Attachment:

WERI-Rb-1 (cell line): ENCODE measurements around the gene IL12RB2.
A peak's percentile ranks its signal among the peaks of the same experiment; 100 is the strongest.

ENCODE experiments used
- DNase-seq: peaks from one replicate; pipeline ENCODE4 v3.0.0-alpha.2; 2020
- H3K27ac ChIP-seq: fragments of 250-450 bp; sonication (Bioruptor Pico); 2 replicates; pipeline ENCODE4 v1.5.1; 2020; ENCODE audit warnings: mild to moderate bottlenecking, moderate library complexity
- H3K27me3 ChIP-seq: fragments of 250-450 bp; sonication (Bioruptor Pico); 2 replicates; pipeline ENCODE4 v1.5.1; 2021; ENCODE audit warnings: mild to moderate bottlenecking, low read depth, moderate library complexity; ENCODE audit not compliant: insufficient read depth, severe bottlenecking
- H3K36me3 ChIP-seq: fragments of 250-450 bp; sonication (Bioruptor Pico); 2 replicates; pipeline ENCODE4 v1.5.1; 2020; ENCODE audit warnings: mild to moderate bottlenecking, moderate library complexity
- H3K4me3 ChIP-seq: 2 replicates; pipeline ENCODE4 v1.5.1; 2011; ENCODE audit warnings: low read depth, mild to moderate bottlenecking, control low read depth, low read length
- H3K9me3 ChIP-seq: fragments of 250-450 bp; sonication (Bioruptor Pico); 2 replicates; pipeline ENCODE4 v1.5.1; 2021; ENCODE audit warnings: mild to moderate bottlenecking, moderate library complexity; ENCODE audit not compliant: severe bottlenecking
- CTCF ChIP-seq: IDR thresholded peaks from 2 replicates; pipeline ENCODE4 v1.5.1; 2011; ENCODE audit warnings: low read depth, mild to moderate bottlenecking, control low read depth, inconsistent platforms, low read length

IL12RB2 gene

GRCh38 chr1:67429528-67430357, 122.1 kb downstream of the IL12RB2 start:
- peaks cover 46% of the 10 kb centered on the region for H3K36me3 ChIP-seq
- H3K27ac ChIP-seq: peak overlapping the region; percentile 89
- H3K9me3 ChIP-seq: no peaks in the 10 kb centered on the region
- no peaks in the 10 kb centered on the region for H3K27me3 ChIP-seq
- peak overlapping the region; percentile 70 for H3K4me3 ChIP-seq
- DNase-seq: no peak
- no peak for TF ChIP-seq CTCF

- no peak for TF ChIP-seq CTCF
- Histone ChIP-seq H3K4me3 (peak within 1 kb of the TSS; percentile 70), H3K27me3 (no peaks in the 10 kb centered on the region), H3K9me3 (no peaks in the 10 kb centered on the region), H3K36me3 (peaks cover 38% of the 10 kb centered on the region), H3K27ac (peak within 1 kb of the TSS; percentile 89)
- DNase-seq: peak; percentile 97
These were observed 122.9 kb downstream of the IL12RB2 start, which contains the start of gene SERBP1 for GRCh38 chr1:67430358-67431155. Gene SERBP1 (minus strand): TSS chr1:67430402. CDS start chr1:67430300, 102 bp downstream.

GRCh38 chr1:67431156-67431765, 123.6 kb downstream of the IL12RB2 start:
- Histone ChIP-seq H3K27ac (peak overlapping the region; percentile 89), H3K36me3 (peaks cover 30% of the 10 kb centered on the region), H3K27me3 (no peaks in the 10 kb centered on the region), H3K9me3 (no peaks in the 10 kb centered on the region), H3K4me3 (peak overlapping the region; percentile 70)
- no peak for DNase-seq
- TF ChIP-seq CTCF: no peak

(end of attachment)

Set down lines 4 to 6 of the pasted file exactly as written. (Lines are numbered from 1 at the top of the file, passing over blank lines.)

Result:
- DNase-seq: peaks from one replicate; pipeline ENCODE4 v3.0.0-alpha.2; 2020
- H3K27ac ChIP-seq: fragments of 250-450 bp; sonication (Bioruptor Pico); 2 replicates; pipeline ENCODE4 v1.5.1; 2020; ENCODE audit warnings: mild to moderate bottlenecking, moderate library complexity
- H3K27me3 ChIP-seq: fragments of 250-450 bp; sonication (Bioruptor Pico); 2 replicates; pipeline ENCODE4 v1.5.1; 2021; ENCODE audit warnings: mild to moderate bottlenecking, low read depth, moderate library complexity; ENCODE audit not compliant: insufficient read depth, severe bottlenecking